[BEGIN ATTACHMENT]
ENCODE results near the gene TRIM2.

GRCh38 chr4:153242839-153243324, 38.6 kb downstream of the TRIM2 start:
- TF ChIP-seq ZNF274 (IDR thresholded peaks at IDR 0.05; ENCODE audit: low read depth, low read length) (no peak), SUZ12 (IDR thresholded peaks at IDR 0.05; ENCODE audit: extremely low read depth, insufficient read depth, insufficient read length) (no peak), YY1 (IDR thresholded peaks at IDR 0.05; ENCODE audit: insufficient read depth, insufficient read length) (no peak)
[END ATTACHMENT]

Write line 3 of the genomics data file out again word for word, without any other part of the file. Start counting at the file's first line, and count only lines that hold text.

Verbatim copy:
- TF ChIP-seq ZNF274 (IDR thresholded peaks at IDR 0.05; ENCODE audit: low read depth, low read length) (no peak), SUZ12 (IDR thresholded peaks at IDR 0.05; ENCODE audit: extremely low read depth, insufficient read depth, insufficient read length) (no peak), YY1 (IDR thresholded peaks at IDR 0.05; ENCODE audit: insufficient read depth, insufficient read length) (no peak)